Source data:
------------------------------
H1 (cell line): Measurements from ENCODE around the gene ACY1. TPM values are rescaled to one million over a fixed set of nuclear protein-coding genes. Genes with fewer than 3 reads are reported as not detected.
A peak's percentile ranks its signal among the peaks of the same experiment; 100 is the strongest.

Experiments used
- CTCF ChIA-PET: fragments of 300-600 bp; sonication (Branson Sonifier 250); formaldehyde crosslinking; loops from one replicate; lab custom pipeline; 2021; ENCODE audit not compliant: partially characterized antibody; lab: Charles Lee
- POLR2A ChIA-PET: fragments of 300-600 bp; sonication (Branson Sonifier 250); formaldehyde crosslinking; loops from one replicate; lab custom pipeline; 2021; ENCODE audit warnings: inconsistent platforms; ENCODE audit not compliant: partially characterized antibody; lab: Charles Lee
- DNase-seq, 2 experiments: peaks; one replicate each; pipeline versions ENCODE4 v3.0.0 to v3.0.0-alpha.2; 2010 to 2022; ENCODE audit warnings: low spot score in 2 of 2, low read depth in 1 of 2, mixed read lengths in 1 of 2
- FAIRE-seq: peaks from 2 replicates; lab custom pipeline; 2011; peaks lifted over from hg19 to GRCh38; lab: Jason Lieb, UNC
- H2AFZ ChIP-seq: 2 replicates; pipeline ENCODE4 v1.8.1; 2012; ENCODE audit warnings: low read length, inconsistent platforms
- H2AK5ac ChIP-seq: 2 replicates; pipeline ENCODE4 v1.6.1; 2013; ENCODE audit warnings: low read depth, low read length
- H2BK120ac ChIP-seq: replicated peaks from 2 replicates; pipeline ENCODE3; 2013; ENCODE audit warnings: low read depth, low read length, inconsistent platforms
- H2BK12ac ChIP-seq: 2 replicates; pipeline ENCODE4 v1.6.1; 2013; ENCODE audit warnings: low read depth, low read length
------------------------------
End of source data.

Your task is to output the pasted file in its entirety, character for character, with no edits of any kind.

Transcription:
H1 (cell line): Measurements from ENCODE around the gene ACY1. TPM values are rescaled to one million over a fixed set of nuclear protein-coding genes. Genes with fewer than 3 reads are reported as not detected.
A peak's percentile ranks its signal among the peaks of the same experiment; 100 is the strongest.

Experiments used
- CTCF ChIA-PET: fragments of 300-600 bp; sonication (Branson Sonifier 250); formaldehyde crosslinking; loops from one replicate; lab custom pipeline; 2021; ENCODE audit not compliant: partially characterized antibody; lab: Charles Lee
- POLR2A ChIA-PET: fragments of 300-600 bp; sonication (Branson Sonifier 250); formaldehyde crosslinking; loops from one replicate; lab custom pipeline; 2021; ENCODE audit warnings: inconsistent platforms; ENCODE audit not compliant: partially characterized antibody; lab: Charles Lee
- DNase-seq, 2 experiments: peaks; one replicate each; pipeline versions ENCODE4 v3.0.0 to v3.0.0-alpha.2; 2010 to 2022; ENCODE audit warnings: low spot score in 2 of 2, low read depth in 1 of 2, mixed read lengths in 1 of 2
- FAIRE-seq: peaks from 2 replicates; lab custom pipeline; 2011; peaks lifted over from hg19 to GRCh38; lab: Jason Lieb, UNC
- H2AFZ ChIP-seq: 2 replicates; pipeline ENCODE4 v1.8.1; 2012; ENCODE audit warnings: low read length, inconsistent platforms
- H2AK5ac ChIP-seq: 2 replicates; pipeline ENCODE4 v1.6.1; 2013; ENCODE audit warnings: low read depth, low read length
- H2BK120ac ChIP-seq: replicated peaks from 2 replicates; pipeline ENCODE3; 2013; ENCODE audit warnings: low read depth, low read length, inconsistent platforms
- H2BK12ac ChIP-seq: 2 replicates; pipeline ENCODE4 v1.6.1; 2013; ENCODE audit warnings: low read depth, low read length